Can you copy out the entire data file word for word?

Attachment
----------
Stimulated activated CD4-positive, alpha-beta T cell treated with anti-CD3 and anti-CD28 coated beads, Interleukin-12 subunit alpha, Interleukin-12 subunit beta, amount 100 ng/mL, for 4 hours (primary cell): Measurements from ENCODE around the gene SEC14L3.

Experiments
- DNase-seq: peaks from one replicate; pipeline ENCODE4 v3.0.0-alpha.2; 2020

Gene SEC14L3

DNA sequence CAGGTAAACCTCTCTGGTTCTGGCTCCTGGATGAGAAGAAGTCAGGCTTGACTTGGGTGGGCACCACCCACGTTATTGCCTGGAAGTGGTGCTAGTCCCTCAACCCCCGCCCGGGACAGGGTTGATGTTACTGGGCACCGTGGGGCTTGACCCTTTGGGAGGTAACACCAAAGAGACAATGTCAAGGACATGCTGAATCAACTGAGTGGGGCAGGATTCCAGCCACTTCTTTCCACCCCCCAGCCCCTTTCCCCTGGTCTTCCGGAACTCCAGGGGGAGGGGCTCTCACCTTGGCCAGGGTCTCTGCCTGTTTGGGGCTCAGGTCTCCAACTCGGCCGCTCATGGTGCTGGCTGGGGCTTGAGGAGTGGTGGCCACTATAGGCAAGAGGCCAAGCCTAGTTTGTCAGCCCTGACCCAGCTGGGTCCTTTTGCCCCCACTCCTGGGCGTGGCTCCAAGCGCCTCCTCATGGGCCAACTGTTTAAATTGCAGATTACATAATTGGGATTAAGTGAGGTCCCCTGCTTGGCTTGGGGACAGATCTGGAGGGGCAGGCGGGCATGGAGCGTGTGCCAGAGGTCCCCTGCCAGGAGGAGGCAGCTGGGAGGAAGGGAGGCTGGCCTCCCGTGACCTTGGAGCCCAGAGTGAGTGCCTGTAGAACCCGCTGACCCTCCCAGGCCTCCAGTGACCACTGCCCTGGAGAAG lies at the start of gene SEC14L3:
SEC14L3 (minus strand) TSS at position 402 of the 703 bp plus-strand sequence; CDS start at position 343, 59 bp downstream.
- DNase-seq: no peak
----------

Stimulated activated CD4-positive, alpha-beta T cell treated with anti-CD3 and anti-CD28 coated beads, Interleukin-12 subunit alpha, Interleukin-12 subunit beta, amount 100 ng/mL, for 4 hours (primary cell): Measurements from ENCODE around the gene SEC14L3.

Experiments
- DNase-seq: peaks from one replicate; pipeline ENCODE4 v3.0.0-alpha.2; 2020

Gene SEC14L3

DNA sequence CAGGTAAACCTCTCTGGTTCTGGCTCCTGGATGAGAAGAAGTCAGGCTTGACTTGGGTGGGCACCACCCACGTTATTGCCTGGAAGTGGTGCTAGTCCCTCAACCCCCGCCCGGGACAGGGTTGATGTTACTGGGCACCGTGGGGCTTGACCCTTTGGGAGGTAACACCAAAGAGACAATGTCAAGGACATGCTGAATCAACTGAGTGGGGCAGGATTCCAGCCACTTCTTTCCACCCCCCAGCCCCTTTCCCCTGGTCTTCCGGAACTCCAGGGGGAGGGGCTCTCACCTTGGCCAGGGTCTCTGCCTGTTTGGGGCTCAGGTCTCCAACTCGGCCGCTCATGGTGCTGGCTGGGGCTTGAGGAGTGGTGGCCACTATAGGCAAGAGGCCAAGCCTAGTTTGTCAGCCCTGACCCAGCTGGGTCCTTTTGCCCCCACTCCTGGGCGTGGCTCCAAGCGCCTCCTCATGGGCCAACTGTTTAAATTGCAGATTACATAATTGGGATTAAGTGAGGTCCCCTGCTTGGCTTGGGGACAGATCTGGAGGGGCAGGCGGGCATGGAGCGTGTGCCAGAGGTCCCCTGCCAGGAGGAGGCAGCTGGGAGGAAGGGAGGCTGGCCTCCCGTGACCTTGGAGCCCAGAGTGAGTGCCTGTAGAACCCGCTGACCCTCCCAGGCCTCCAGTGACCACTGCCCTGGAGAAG lies at the start of gene SEC14L3:
SEC14L3 (minus strand) TSS at position 402 of the 703 bp plus-strand sequence; CDS start at position 343, 59 bp downstream.
- DNase-seq: no peak